Tips on Crevicing for Gold
November 2012 by Ray MillsWhen everything is still dry, one of my favorite methods of prospecting is using a straw to blow out small cracks and crevices that dot the exposed bedrock along a stream.
My plan was to go up the canyon along a ridge and then drop into the canyon whenever I came across a spot that might give me reasonable access.
The big interest to prospectors thinking about the effect of erosion is not what might happen long into the future, but what they might find in the rivers later this summer when the water levels go down.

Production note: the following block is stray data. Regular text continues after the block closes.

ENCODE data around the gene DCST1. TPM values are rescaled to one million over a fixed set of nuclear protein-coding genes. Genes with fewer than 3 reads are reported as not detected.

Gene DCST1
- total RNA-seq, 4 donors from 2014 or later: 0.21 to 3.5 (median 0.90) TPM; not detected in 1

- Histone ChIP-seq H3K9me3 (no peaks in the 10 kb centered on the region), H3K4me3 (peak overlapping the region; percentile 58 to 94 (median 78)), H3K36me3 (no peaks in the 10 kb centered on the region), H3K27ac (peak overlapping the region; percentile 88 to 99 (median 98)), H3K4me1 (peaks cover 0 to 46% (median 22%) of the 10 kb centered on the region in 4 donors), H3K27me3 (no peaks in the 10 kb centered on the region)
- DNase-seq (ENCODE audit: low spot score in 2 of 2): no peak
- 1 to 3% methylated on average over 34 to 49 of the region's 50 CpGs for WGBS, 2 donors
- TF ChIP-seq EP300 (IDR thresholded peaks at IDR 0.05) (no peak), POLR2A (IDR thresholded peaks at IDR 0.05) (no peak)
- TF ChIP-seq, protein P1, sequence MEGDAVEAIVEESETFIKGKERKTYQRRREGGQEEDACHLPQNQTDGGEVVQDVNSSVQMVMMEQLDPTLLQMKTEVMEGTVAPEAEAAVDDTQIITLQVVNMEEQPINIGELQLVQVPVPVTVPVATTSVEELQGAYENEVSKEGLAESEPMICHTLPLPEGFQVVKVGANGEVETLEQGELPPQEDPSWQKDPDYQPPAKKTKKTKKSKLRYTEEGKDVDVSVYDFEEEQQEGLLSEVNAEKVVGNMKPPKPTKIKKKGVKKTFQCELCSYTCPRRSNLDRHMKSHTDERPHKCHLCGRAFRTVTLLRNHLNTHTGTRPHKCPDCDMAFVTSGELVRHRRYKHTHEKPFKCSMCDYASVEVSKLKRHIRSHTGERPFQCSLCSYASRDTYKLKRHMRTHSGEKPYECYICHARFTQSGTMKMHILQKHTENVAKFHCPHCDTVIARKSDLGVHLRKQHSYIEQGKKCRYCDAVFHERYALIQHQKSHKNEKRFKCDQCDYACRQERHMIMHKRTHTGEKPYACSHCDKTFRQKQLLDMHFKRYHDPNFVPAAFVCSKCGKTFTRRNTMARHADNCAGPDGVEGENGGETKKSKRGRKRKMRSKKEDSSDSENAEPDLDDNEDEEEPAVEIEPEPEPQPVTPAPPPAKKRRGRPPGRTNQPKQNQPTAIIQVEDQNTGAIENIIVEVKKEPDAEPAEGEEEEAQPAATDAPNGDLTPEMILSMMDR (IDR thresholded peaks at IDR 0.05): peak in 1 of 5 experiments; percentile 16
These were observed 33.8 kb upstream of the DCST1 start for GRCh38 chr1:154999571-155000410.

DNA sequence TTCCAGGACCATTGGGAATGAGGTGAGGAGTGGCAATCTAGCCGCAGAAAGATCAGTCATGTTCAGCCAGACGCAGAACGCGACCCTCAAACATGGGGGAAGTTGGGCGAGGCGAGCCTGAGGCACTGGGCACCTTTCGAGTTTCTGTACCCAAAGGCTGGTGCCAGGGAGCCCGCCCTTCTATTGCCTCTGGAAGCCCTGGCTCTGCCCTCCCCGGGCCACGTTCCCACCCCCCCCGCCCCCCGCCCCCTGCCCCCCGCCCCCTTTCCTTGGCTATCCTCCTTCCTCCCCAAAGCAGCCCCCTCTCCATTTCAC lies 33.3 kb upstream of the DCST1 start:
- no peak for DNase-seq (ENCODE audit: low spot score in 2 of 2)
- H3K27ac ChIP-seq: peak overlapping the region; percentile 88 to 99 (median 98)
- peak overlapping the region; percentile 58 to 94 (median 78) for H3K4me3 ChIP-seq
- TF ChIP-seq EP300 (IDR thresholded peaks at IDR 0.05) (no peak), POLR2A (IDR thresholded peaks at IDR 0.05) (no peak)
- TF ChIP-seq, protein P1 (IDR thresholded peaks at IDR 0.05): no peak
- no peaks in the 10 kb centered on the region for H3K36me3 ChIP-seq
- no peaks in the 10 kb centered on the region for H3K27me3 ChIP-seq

Gold can potentially be found in all the glaciated areas of the Midwest, but to find it in any appreciable amount one needs to look to areas where the gold gets concentrated by more recent water flows.
All locations gave up some gold, but one particular section of exposed bedrock with steep, packed crevices kept giving us good, consistent results. We had found our spot.
The first and most important thing of the sampling process is to try to be as unbiased as possible. There is a natural tendency to select rock that looks the best—even unconsciously.
Since this position was the least desirable due to the hard physical labor, the bucking room was used as punishment. Do you have a mediocre worker? Bad attitude? Off to the bucking room!
There are a few questions you will need to ask yourself before you apply for a suction dredge permit from the State Water Resources Control Board.
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